Nursing Assistant Jobs: What You Need To Know
As a nursing assistant, you work directly under the supervision of the registered nurse in order to provide basic nursing care to patients, whether they are in hospitals, clinics, or nursing facilities. After you have undergone an accredited nursing assistant program and received certification, it is then time to choose from the many nursing assistant jobs waiting for you just around the corner. The population of the elderly is rapidly growing, and the demand for long-term care and rehabilitation is sure to grow. This means the career outlook for nursing assistants are quite promising, with an expected growth rate of 21% to 35% over the next ten years.
As the duties and responsibilities of registered nurses continue to increase in coverage and become more elaborate, it becomes increasingly difficult to spend more time with patients individually and attend to their needs. This is the reason we have nursing assistants – they are the ones who directly interact with patients and personally provide them with nursing care. A day in the life of a nursing mainly revolves around spending time with the patient – whether by feeding them, helping them get in and out of the bed, taking their vital signs, answering their calls, or dressing/bathing them.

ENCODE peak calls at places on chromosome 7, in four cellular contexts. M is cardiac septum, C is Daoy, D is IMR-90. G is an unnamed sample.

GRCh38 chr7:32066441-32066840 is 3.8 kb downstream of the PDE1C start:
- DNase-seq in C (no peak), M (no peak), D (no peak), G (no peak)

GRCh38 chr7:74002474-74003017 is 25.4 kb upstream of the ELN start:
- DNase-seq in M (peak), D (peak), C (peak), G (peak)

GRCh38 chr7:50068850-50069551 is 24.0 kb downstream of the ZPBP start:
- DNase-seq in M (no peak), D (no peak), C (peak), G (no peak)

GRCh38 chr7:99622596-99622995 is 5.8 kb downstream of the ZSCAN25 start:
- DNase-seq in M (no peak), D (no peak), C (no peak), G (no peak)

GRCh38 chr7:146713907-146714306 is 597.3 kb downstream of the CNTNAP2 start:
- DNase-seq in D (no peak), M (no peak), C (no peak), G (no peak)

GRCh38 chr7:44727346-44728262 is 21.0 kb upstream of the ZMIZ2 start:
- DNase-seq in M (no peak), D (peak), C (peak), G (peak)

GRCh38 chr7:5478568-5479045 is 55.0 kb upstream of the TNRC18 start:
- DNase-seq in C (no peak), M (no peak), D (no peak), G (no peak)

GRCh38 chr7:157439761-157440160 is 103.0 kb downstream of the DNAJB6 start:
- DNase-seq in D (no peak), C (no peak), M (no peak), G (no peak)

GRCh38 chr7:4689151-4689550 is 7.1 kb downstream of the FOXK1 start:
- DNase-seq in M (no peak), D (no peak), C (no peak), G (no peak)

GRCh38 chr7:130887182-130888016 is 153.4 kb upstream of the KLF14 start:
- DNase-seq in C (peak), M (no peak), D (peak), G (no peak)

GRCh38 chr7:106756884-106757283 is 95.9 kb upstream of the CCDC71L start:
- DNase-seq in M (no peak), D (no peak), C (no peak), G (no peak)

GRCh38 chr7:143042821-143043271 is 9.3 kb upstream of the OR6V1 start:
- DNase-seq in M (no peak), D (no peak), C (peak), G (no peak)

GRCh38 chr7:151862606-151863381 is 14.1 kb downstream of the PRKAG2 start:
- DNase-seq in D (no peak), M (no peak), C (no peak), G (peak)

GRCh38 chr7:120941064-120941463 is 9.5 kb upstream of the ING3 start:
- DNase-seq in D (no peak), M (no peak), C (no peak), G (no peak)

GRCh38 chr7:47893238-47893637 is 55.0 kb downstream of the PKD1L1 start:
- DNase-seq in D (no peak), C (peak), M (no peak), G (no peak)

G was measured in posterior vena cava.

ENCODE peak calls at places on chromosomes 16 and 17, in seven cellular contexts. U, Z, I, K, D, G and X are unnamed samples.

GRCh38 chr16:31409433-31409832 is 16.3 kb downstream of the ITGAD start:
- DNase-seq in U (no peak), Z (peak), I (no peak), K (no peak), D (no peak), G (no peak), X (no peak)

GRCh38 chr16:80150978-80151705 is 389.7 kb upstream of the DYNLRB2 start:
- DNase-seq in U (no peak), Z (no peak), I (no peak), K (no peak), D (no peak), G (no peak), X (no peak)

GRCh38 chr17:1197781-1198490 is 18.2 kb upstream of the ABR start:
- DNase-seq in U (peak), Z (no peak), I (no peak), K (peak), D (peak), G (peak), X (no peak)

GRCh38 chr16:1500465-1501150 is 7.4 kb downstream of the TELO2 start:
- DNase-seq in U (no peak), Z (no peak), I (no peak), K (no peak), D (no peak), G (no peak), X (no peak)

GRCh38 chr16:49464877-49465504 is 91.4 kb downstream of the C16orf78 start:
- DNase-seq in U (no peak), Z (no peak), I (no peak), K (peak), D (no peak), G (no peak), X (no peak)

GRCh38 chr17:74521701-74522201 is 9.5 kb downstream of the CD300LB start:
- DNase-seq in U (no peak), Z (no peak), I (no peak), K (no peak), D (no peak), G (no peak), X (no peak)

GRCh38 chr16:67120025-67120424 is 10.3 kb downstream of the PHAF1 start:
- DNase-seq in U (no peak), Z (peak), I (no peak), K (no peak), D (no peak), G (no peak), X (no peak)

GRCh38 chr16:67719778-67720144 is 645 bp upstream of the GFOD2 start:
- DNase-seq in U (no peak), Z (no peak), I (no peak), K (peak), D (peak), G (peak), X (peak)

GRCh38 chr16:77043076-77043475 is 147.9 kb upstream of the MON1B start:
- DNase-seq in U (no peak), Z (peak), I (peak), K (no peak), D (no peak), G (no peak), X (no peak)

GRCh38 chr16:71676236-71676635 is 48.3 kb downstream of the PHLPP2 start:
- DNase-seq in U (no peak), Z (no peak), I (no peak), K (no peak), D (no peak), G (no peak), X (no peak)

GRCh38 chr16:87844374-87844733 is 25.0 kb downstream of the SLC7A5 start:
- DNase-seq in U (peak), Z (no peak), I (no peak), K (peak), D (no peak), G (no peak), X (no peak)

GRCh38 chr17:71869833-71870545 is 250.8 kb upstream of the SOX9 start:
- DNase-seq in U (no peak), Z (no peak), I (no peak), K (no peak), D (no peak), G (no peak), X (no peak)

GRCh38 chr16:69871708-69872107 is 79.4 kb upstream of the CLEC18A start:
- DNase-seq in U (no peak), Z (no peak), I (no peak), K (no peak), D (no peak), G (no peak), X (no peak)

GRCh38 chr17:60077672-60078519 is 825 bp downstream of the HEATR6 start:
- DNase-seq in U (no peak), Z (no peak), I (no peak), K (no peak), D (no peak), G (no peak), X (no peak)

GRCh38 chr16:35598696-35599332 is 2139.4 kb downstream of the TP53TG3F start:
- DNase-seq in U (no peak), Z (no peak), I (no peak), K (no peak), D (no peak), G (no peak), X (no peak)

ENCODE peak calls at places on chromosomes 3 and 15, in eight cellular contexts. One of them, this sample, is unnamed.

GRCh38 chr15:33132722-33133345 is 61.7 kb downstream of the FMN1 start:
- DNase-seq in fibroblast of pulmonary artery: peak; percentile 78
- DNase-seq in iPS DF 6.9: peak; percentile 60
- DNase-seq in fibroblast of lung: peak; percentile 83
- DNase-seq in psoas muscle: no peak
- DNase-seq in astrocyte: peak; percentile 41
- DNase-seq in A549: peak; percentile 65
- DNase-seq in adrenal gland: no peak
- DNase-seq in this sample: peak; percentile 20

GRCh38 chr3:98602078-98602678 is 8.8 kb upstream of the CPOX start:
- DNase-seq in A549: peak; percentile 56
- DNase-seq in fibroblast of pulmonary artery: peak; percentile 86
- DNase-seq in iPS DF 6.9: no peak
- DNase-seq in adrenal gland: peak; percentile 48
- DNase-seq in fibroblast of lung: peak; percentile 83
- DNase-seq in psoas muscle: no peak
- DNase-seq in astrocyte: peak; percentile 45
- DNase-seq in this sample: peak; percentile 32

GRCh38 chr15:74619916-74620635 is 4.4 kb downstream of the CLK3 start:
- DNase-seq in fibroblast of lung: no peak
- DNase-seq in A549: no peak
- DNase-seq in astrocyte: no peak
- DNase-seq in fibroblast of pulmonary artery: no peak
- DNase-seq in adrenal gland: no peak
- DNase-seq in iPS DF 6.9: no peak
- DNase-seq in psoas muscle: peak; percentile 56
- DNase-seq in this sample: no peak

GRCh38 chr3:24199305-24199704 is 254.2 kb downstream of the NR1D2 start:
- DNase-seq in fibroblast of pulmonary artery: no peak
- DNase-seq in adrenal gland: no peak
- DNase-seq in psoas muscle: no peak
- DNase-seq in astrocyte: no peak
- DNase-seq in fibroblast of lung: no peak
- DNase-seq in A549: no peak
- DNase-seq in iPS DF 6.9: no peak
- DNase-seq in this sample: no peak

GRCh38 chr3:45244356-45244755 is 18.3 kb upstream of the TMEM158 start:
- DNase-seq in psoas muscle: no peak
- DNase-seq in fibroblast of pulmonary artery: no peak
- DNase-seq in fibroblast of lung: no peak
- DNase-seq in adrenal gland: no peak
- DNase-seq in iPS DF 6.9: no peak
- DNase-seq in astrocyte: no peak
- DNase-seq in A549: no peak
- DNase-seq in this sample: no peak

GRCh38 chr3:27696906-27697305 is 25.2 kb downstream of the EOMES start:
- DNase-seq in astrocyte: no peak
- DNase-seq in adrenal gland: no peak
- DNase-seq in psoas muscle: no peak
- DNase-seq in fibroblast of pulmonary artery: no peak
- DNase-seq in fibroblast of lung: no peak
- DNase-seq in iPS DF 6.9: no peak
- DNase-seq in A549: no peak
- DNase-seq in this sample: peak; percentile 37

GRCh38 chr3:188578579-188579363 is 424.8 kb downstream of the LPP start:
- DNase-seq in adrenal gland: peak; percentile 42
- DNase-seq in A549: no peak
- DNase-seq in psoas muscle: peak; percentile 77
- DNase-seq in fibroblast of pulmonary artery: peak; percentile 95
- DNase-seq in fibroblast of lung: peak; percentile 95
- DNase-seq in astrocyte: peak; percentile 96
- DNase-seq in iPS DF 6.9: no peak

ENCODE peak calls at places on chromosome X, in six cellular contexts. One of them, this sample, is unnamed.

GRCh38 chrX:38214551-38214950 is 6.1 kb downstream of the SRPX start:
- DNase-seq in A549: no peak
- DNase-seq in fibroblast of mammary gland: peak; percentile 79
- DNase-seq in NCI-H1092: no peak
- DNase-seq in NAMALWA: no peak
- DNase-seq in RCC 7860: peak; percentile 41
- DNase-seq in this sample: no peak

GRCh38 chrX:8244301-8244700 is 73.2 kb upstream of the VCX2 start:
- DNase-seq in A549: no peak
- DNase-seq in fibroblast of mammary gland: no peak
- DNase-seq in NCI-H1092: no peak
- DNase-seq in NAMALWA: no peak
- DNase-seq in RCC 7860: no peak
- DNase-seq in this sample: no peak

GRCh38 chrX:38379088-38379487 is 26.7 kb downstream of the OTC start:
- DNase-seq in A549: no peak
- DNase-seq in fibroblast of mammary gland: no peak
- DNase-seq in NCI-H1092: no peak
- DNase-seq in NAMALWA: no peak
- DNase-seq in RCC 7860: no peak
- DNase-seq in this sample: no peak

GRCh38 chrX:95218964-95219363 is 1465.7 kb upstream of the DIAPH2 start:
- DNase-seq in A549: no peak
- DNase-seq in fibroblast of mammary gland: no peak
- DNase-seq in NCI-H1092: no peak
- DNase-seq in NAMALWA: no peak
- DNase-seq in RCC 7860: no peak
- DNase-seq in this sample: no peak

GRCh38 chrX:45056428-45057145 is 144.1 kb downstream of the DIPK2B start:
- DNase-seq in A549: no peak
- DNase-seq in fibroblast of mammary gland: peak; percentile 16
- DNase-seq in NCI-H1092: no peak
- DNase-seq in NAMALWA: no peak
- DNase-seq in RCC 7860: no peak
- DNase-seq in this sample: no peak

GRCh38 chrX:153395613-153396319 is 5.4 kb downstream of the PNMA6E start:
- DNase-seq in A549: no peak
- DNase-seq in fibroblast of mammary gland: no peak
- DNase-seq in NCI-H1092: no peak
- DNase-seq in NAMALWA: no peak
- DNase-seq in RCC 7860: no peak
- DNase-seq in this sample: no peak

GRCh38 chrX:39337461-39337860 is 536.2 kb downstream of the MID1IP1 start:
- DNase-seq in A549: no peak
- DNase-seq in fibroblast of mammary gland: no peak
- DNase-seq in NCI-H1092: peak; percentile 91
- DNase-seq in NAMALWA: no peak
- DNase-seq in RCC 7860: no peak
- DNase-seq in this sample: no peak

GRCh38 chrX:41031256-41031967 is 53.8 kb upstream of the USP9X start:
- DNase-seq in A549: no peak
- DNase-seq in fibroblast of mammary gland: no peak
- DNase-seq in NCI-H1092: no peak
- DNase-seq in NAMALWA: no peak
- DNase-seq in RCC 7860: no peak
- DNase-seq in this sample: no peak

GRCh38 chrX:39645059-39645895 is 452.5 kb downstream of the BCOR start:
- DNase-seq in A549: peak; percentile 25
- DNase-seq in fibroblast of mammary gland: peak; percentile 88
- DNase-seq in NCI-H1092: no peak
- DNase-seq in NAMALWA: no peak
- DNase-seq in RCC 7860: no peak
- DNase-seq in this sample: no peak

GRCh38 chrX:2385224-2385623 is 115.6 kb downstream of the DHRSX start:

It will be up to the nursing assistant to keep a close watch on the patients assigned to him, monitor their status, and report all findings or any irregularities to the registered nurse. Basically, the nursing assistant acts as the “eye and ear”, as well as an “extended arm” of the registered nurse. And because of the nature of their work, nursing assistants are expected to have a great deal of patience, be emotionally stable, and have the ability to stay calm and collected during emergency situations and medical procedures. They must be a good team player who is reliable and can precisely follow orders.
And since the work of a nursing assistant can be quite physically demanding, being in good physical condition is highly recommended. Nursing assistants must also be polite and tactful at all times, have solid communication skills, and must have a genuine desire to help people. Anyone looking to become a nursing assistant must be ready to perform even the most unpleasant and challenging of tasks, such as changing soiled bed linens and emptying bed pans, or even taking care of disoriented or uncooperative patients. Despite the emotional challenges this career present, being a nursing assistant can also give you fulfilling and gratifying feeling from helping those in need.
Although most nursing assistant jobs can be found in hospitals and clinics, a significant number of job offerings can also be found in nursing, geriatric, and long-term care facilities. Other places of employment include adult day care centers, children’s hospitals, private residences, and birthing centers. In 2008, nursing assistants account for an estimated 1.5 million jobs. Most states will require passing a state-regulated disease test before employment, and some also perform a background check on all applicants as well. On the average, you can expect to work around 40 hours each week if you are a full-time nursing assistant, but don’t be surprised if you are suddenly asked to work on graveyard shifts, weekends, and even on holidays, as patient care can be required 24/7.